town. Talk'd with druggists in town. Quite tired.
Thursday--saw them cast at Furnace--novelty. Had more talk druggists. Bichle--Leyton--Winer--Had a sing in eve hrs. & had F. [Fishers] & self--visited reading room. There are a guard of 25 soldiers here in different parts of town.
Friday--Saw the mount--Read several hours--played flute & sing &c. Rainy day & cold. Long talk with Mr. F.
about--["hatters"?] & "things."
Saturday--Read medicine several hours. Played flute & sing. Warm & pleasant day. Bay not open yet--Militia parade 40 horse 150 foot. Visited court house, jail &c.
Sunday--Attended Congregational Church with M. & Mr. F. in A.M. & the afternoon attended a read class in the Sabbath school which is yet kept in opperation [sic]--70
scholars--eve spirit in singing &c.
Monday--Long talk with Mr. Winer, wants to hire me
very much as his clerck's [sic] time is up. I shall stay for the present & maybe for a year--if you move here--he wants to sell out to Dr.--will sell cheap. He will send me east on business this spring & will spare me to make a visit home, so I think I shall omit lectures for present as the Dr. advised.--Board & $20. a month--worth twenty
thousand made all in druggist business--was not worth one
farthing when he came here--Will warrant you to make clear
of all expenses $2000. a year. Good business $10,000.
Oldest shop in town. Good set of customers--six month's
pay--about $3000. Stock--at cost--good time--Wants to sell
building $4000, in two years worth 6000. Was offered it
three years since--hard times--more proffit [sic] on goods here than in B.--& talk of going down the lake on business for Mr. F. soon to collect--some a/c--health
good--contented--like here--VERRY MUCH!! All send
love--write soon & inform me of affairs in B.--How is
Have just been up to Court to the trial of REBELS4--court adjourned till tomorrow--at 10--they have an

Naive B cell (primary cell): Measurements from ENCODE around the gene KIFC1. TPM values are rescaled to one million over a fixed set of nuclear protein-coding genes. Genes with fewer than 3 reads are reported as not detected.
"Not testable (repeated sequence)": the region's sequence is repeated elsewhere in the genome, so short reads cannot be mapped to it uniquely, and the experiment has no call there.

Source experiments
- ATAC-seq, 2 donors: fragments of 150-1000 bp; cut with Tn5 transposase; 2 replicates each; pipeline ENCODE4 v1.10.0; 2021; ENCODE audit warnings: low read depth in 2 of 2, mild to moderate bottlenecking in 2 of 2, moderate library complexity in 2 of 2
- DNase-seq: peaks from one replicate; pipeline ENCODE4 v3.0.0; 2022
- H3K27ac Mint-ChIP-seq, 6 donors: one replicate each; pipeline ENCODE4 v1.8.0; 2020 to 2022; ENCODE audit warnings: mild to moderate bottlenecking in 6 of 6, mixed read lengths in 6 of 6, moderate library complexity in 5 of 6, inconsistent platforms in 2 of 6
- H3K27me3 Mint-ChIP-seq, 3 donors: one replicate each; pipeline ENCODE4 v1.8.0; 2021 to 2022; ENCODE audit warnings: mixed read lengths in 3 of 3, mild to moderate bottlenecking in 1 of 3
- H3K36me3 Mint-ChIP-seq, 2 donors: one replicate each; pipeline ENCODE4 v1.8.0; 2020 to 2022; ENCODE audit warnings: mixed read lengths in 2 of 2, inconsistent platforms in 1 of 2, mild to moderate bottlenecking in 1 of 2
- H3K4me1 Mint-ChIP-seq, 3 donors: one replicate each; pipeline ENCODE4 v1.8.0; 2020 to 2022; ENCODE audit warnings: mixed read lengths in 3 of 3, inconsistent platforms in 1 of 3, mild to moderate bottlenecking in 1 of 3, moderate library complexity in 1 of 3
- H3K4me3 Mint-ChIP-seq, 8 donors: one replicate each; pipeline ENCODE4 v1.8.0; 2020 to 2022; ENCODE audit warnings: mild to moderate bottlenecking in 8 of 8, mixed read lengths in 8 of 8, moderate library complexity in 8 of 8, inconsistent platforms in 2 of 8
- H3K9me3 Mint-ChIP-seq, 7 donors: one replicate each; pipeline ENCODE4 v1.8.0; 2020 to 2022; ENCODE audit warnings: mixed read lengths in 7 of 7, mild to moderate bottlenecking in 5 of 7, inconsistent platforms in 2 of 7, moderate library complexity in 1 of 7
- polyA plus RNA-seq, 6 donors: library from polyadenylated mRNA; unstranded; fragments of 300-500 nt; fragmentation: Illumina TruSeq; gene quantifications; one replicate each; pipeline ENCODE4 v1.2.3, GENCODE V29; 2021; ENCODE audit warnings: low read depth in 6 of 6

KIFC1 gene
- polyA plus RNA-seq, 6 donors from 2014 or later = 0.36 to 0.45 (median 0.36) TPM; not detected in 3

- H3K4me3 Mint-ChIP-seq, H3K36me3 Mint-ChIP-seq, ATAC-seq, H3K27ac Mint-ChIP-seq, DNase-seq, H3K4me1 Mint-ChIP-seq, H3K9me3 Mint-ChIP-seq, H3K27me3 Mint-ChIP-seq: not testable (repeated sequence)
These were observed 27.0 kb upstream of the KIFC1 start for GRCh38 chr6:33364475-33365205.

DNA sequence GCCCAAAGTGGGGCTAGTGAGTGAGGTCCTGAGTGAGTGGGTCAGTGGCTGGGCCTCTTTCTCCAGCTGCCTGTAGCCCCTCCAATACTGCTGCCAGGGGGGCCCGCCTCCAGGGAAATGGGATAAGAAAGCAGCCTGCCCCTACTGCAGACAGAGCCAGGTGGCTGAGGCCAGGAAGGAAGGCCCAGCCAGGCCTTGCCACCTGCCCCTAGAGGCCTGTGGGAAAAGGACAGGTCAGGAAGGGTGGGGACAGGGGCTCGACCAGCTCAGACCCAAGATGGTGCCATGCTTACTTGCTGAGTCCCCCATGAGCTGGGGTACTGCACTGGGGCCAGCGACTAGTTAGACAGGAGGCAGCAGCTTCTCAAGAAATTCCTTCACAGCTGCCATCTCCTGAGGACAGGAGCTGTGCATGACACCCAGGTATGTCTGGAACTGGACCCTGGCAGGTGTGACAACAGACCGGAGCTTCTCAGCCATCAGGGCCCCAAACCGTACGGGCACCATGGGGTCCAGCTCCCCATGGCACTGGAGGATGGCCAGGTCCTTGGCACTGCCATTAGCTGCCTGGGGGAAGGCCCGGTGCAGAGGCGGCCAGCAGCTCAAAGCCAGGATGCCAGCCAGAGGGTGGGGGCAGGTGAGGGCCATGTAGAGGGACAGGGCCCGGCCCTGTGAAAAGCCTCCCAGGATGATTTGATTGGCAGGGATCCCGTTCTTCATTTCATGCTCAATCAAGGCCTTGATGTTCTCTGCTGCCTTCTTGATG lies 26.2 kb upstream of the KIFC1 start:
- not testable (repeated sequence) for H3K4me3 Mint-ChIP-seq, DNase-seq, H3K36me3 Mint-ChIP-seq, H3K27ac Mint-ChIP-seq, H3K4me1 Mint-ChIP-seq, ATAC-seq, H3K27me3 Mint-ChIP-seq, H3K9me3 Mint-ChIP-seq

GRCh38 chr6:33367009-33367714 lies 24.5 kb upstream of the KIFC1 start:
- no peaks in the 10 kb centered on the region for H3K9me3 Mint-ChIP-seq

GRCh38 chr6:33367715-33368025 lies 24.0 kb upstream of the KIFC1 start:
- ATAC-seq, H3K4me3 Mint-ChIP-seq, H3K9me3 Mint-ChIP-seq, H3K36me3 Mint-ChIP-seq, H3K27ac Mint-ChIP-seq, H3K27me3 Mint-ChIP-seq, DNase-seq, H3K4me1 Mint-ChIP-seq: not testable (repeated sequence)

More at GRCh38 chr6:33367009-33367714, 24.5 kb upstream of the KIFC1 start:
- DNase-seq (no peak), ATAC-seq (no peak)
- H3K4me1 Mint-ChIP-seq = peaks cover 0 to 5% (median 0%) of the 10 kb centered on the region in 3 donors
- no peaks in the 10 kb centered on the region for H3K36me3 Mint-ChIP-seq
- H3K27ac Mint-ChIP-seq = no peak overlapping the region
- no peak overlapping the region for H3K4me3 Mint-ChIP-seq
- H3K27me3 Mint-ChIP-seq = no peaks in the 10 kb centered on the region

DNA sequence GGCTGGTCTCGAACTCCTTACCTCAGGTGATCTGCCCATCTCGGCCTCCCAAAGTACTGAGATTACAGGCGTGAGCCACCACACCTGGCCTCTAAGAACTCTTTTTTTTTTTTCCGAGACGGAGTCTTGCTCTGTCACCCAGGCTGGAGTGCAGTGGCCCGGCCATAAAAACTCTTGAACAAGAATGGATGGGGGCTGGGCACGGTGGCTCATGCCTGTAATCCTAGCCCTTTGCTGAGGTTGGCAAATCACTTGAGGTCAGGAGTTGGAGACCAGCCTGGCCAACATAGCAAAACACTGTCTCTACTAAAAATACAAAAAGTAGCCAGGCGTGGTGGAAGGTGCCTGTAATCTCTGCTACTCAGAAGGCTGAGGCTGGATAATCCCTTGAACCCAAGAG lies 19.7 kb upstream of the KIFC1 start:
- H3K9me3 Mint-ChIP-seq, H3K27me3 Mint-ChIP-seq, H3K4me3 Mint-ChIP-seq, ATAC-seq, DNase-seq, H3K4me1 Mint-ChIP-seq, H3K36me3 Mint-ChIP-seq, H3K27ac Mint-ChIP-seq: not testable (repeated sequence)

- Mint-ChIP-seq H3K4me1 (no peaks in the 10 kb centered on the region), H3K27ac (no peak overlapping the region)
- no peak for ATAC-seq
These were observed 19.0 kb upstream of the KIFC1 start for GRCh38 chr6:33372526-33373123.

exprefs [sic] line from Quebeck [sic] to Amherstburg every ten miles, two riders to courier intelligence to head quarters. Mr. & Mrs. Fisher will fill out this
sheet therefore shall not attend much to "businefs"
[sic]. Yours &c.
TO DR. CALVIN MCQUESTEN from his cousin John Fisher
I rec'd your letter by Mr. Samuel and a day before
he reached--I have arrangements on the 5th of this month
for the money and such arrangements as I doubted not
would enable me to send you the sum you expected--I have
likewise a note due at the Bank at Toronto of $240 due
the 3rd of the present month and a note of $448 due the 9th [of the present month] at the Gore Bank for the 10
Tons of Scotch Iron bought last fall--I went to our bank
on the first of the month to purchase a Draft for you--
having paid Note at Toronto--but the Bank would not sell
me a Draft--I then mentioned the Note of $448 due [the]
9th and asked how much they would require of us to renew it--I had before writ one of the old Directors and he had informed me that I would be under the necessity of paying but the interest and a very small part of the note $50 at most. They never require but one half--But I was now informed that Jason the person of whom I had bought the Iron had taken it to Brockville when it was disposed of and endorsed by a third party and then sold at the Brockville Bank--by then it was sent to the Upper C. Bank and by then to the Gore Bank. It had to be paid on the 9 or at least $60 cost made--The note was payable at our bank and was to have been discounted there--I say nothing in relation to the [?] of Jason who never intimated it to me. Hill should have assisted you could. I have bought
a draft but I could not then raise the money for the note
and obtain other means that would answer your purpose. I
had seen Davis & Ford and they thought they would pay me
$400 by the 6th. I waited for that, about the 10th they
wrote that they could [written crosswise over the
previous section of the letter] pay me till the 10 or 16--and now they say we must wait 14 days longer, when we